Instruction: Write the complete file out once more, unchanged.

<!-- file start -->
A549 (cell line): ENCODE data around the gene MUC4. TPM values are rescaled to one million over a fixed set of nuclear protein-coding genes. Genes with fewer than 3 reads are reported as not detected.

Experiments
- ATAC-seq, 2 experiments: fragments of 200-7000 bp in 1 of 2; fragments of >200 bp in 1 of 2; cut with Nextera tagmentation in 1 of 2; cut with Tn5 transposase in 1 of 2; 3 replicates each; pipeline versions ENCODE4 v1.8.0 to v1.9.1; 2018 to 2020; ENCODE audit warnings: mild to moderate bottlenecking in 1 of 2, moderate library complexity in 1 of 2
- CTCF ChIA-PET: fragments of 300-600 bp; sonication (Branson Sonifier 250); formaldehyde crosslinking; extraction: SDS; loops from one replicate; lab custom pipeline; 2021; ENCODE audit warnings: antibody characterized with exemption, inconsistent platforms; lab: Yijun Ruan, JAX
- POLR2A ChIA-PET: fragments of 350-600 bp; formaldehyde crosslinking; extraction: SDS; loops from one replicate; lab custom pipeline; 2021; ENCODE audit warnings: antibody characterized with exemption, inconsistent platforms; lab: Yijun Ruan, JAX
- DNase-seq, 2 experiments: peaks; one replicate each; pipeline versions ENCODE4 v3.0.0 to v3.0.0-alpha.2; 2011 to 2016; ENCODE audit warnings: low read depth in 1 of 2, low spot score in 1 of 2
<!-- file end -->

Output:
A549 (cell line): ENCODE data around the gene MUC4. TPM values are rescaled to one million over a fixed set of nuclear protein-coding genes. Genes with fewer than 3 reads are reported as not detected.

Experiments
- ATAC-seq, 2 experiments: fragments of 200-7000 bp in 1 of 2; fragments of >200 bp in 1 of 2; cut with Nextera tagmentation in 1 of 2; cut with Tn5 transposase in 1 of 2; 3 replicates each; pipeline versions ENCODE4 v1.8.0 to v1.9.1; 2018 to 2020; ENCODE audit warnings: mild to moderate bottlenecking in 1 of 2, moderate library complexity in 1 of 2
- CTCF ChIA-PET: fragments of 300-600 bp; sonication (Branson Sonifier 250); formaldehyde crosslinking; extraction: SDS; loops from one replicate; lab custom pipeline; 2021; ENCODE audit warnings: antibody characterized with exemption, inconsistent platforms; lab: Yijun Ruan, JAX
- POLR2A ChIA-PET: fragments of 350-600 bp; formaldehyde crosslinking; extraction: SDS; loops from one replicate; lab custom pipeline; 2021; ENCODE audit warnings: antibody characterized with exemption, inconsistent platforms; lab: Yijun Ruan, JAX
- DNase-seq, 2 experiments: peaks; one replicate each; pipeline versions ENCODE4 v3.0.0 to v3.0.0-alpha.2; 2011 to 2016; ENCODE audit warnings: low read depth in 1 of 2, low spot score in 1 of 2